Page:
Lauren: Oh good lord, yes, it's still scary. Because both of us are doing this. I'm teaching 12-15 hours a week of IBY, and also beginning to take on some postpartum doula work (at the suggestion of my own wonderful birth doula). My husband is starting an admissions consulting practice, working with high school students and their families to support them as they apply to colleges. That was another idea that came from one of our friends. The transition is definitely scary. We're not independently wealthy and we have a time frame of about a year to really make this work and develop our businesses enough to make up for neither of us working full-time.

But I would also classify it as you said - one of those animal instinct moments. Maybe more a series of those moments. As I said, we initially thought I'd continue to work at Simmons for a year or two more. I approached several facilities about teaching on Saturdays - none of them wanted Saturday classes, but it turned out that between classes I could teach during the week at Together in Motion, Isis Maternity, and Exhale Spa, I would have enough to make it feasible to leave my job immediately. It felt pretty surreal when I went to my first classes carrying a box containing beanie babies, stickers, and hula hoops and realized that I was "going to work." Although I have really enjoyed the work I've done in recent years, I think what I'm doing now - being a parent, teaching this program, supporting new parents as a postpartum doula, and hopefully soon through mindfulness groups for moms and dads - is much more my soul's work than anything I've done before.

Christine: What has been your favorite thing about working with moms and babies through yoga? And conversely, what's the most challenging thing?

Lauren: Hmmmm....I love so much about it. Seeing connections develop among new parents in the babies classes...hearing from moms that their toddlers talked about the class non-stop for the rest of the day or that they were doing yoga poses at home afterward. Reassuring parents of some of the younger toddlers that not only is it okay that their kids come in and out of the practice but that it's welcomed and expected. So often parents feel pressure to have their babes sit still to participate in an activity. That's anathema to this anathema to this program.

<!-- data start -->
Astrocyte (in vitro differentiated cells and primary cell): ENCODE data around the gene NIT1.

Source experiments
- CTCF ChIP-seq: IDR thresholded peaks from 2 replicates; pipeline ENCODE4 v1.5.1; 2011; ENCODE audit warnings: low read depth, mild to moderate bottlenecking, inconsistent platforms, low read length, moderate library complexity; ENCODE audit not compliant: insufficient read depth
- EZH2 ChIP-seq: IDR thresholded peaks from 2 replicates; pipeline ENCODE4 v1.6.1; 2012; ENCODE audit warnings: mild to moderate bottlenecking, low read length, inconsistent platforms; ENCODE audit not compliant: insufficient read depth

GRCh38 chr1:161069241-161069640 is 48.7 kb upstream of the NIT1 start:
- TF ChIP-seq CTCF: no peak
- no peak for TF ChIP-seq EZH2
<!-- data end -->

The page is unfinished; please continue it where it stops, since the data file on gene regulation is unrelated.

Most challenging...I teach three age groups: babies (3 weeks to pre-crawling), tots (crawling to 24 months), and tykes (21 months to 4 years old). The tots classes are by far the most challenging - but it's a fun challenge. There's a real range of developmental abilities in these classes, so I have to demonstrate to them all, and they're also a lot like little cavemen at that age. The tots definitely keep me on my toes!

Christine: You have a 6-month-old son – how does he respond to yoga classes? Do you bring him to classes with you as your demo partner?

Lauren: He loves it. Actually, he shared his first belly laugh with me while doing one of the poses! I use another of the poses to soothe him to sleep pretty frequently, several for calming him down if he's feeling fussy, others for bonding just because he gets so giggly and smiley when we do them. There are even a few poses for babies that help when they're struggling to pass gas or poop - they've been really helpful and relieving for him!

I don't use him as my demo partner in my babies classes, just because that would definitely take my focus away from the parents and babies attending, and it's important to me that I create the right kind of space for them and their practice. I have a life-like doll named Kaia who demos for me. My husband, however, often brings our son to my babies classes and Kai sometimes looks inquisitively at me, I think wondering what I'm doing with this other baby. They have a good time, though, and Bob (my husband) can give me really helpful feedback.